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Intelligence report accuses China of acting as sanctions backdoor for Russia

China has acted as a backdoor for Russia to conduct business and obtain much-needed technology to continue its invasion in Ukraine, thereby bypassing Western sanctions, according to a new intelligence report.  

“Of course, Xi Jinping is helping out his dear friend Vladimir Putin,” Rebekah Koffler, president of Doctrine & Strategy Consulting and a former Defense Intelligence Agency officer, told Fox News Digital.

“Beijing is highly motivated to keep the Russia-Ukraine war going because two of China’s top geopolitical adversaries – Russia and the United States — are depleting their respective combat arsenals in a proxy war, as China is readying to invade Taiwan,” she explained. 

“It’s a no-brainer. China only benefits from bleeding out both Russia and the U.S.,” Koffler stressed. 

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Xi, Putin

Chinese President Xi Jinping, left, and Russian President Vladimir Putin shake hands after jointly signing a Joint Statement of the People’s Republic of China and the Russian Federation on Deepening the Comprehensive Strategic Partnership of Coordination for the New Era and a Joint Statement of the President of the People’s Republic of China and the President of the Russian Federation on Pre-2030 Development Plan on Priorities in China-Russia Economic Cooperation in Moscow March 21, 2023. Xi on Tuesday held talks with Putin at the Kremlin in Moscow. (Xie Huanchi/Xinhua via Getty Images)

The eight-page report from the Office of the Director of National Intelligence on “Support Provided by the People’s Republic of China to Russia” found that Beijing has “become an even more critical economic partner for Russia” since the invasion started. 

Most notably, the report claims that “Beijing has also significantly increased the use of its currency … and its financial infrastructure in commercial interactions with Russia,” which has allowed Russian entities to conduct business as usual without fear of Western interference. 

China has significantly benefited from reduced oil prices, with Russian crude capped since Dec. 2022 due to a G7 price cap. According to the report, Russian imports from Beijing increased 13% in 2022, and exports increased 43%.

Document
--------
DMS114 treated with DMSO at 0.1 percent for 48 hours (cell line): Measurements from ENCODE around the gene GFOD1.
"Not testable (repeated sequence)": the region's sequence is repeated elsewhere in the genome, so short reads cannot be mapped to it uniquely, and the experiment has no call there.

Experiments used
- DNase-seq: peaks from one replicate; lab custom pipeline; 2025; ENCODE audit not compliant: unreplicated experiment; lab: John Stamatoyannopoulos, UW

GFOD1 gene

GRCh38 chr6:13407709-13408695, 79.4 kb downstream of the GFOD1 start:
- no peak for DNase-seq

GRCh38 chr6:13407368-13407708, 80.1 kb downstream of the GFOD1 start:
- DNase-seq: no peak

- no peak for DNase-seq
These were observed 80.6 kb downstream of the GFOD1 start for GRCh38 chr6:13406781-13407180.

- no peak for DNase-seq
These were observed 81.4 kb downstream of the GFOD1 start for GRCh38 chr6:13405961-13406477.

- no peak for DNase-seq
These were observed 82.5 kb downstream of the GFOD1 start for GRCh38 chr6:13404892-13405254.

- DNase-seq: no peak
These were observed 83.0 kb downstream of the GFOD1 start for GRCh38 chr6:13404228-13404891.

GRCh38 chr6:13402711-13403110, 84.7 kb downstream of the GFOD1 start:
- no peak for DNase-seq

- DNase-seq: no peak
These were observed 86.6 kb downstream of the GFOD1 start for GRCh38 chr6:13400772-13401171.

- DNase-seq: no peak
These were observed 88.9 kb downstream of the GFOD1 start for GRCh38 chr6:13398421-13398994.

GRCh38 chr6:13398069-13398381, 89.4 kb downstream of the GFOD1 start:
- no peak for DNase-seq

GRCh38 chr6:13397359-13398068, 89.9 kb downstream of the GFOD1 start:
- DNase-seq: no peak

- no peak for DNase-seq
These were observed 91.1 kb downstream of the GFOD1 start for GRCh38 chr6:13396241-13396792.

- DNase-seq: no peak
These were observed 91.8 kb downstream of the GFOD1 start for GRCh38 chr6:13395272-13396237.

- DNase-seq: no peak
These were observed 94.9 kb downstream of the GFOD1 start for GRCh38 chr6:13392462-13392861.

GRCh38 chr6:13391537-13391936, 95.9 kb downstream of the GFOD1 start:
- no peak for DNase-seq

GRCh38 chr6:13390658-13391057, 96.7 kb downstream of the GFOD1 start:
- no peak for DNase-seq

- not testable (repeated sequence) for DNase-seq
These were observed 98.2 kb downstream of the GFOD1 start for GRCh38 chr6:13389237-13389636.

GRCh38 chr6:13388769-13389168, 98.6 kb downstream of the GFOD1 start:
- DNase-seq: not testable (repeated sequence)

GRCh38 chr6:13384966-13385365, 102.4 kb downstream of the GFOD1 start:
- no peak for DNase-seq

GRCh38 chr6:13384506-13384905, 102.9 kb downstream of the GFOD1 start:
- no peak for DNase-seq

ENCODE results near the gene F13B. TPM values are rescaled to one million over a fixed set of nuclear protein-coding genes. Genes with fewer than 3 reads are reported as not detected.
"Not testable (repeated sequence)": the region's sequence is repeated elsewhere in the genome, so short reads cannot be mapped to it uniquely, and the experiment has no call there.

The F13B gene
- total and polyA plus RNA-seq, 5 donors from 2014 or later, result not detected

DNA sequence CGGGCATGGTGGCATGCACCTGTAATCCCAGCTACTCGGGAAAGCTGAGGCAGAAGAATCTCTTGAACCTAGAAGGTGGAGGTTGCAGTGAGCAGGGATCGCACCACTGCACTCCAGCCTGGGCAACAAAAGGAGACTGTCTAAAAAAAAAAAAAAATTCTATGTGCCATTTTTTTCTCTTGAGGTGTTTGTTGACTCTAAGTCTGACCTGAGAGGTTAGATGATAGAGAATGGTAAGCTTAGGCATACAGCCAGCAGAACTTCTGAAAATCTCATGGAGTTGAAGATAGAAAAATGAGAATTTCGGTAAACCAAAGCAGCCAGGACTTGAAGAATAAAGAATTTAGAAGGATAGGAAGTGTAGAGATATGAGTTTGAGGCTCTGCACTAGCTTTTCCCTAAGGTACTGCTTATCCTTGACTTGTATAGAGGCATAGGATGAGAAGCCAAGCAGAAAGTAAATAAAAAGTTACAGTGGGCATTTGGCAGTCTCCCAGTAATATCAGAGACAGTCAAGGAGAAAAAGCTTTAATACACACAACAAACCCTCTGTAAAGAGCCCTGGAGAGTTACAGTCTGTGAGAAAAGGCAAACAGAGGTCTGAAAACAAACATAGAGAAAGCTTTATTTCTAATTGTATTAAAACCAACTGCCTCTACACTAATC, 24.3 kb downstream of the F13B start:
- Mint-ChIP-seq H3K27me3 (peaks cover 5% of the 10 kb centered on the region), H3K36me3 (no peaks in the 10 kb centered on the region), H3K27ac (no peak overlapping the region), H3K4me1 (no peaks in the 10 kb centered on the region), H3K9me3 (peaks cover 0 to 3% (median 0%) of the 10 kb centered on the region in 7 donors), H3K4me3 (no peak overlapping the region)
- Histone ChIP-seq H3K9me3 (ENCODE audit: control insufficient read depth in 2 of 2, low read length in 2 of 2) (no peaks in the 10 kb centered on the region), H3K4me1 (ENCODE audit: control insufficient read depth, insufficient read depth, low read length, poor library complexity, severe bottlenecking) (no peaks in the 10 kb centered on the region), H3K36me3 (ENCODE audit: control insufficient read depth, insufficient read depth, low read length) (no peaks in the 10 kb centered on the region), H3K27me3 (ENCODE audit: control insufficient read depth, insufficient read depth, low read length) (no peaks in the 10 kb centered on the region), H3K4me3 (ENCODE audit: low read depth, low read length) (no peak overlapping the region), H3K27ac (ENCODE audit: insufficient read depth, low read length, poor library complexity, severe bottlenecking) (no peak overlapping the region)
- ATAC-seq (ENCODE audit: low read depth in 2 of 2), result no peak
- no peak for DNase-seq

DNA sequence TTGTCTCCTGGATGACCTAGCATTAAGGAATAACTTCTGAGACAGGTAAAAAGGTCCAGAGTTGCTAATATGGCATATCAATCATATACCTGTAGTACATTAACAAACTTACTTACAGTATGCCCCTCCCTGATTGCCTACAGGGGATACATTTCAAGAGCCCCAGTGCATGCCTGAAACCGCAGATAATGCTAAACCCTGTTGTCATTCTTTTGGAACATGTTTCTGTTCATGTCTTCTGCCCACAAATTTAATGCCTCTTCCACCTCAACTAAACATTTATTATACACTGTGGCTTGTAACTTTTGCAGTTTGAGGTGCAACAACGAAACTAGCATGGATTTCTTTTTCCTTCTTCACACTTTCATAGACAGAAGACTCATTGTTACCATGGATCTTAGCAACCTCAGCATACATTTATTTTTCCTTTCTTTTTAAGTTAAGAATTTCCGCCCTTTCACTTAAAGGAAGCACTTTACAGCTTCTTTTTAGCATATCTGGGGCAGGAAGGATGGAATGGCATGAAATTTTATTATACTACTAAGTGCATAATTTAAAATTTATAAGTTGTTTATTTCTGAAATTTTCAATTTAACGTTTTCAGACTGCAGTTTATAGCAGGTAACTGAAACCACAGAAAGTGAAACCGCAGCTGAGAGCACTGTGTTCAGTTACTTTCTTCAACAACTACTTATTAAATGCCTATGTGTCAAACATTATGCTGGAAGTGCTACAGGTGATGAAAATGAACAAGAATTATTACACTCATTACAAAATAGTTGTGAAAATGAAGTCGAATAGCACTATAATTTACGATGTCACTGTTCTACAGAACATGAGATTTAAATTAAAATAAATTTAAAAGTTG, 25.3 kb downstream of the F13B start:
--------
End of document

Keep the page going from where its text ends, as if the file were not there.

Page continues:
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Ukrainian emergency personnel

In this photo provided by the National Police of Ukraine, firefighters work to extinguish a fire after a Russian attack at an apartments’ buildings area in the town of Uman, 125 miles south of Kiev, Ukraine, Friday, April 28, 2023. (National Police of Ukraine via AP)

China has also provided Russia with dual-use technology, with customs records showing state-owned defense companies shipping navigation equipment, jamming technology and fighter jet parts to Russian companies. Russia has even obtained processor chips through “small traders in Hong Kong and mainland PRC.” 

The report cites foreign press as the main source for information on China’s chip shipments and trade with Russia. 

Gen. Jack Keane, Fox News senior strategic analyst and former U.S. Army vice chief of staff, told “Fox & Friends” Friday that President Xi “had a choice to make.” 

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Three rockets launched against Ukraine from Russia’s Belgorod region are seen in Kharkiv, Ukraine, on March 9. (AP/Vadim Belikov)

“Putin is going to make a trip to China in October – that’ll be the third time they’ve seen each other since the war began,” Keane said. “Now, what China has done is literally doubled down on buying Russia’s oil and gas and certainly helping Russia rather significantly economically.”

Keane, who is also the chairman of The Institute for the Study of War, noted that China is avoiding direct trouble by supplying parts and technology rather than lethal weapons, claiming Beijing even supplied commercial drones to Russia, which “doesn’t take much” to make military-grade. 

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“I don’t think there’s much interest and political will in the administration to close the loophole that you identified here on Fox dealing with dual technology,” Keane speculated. “I don’t think the Europeans will do sanctions against China over that.”

“I don’t think this administration will as well,” he added. “I think this loophole will continue to be frank about it,” he said.

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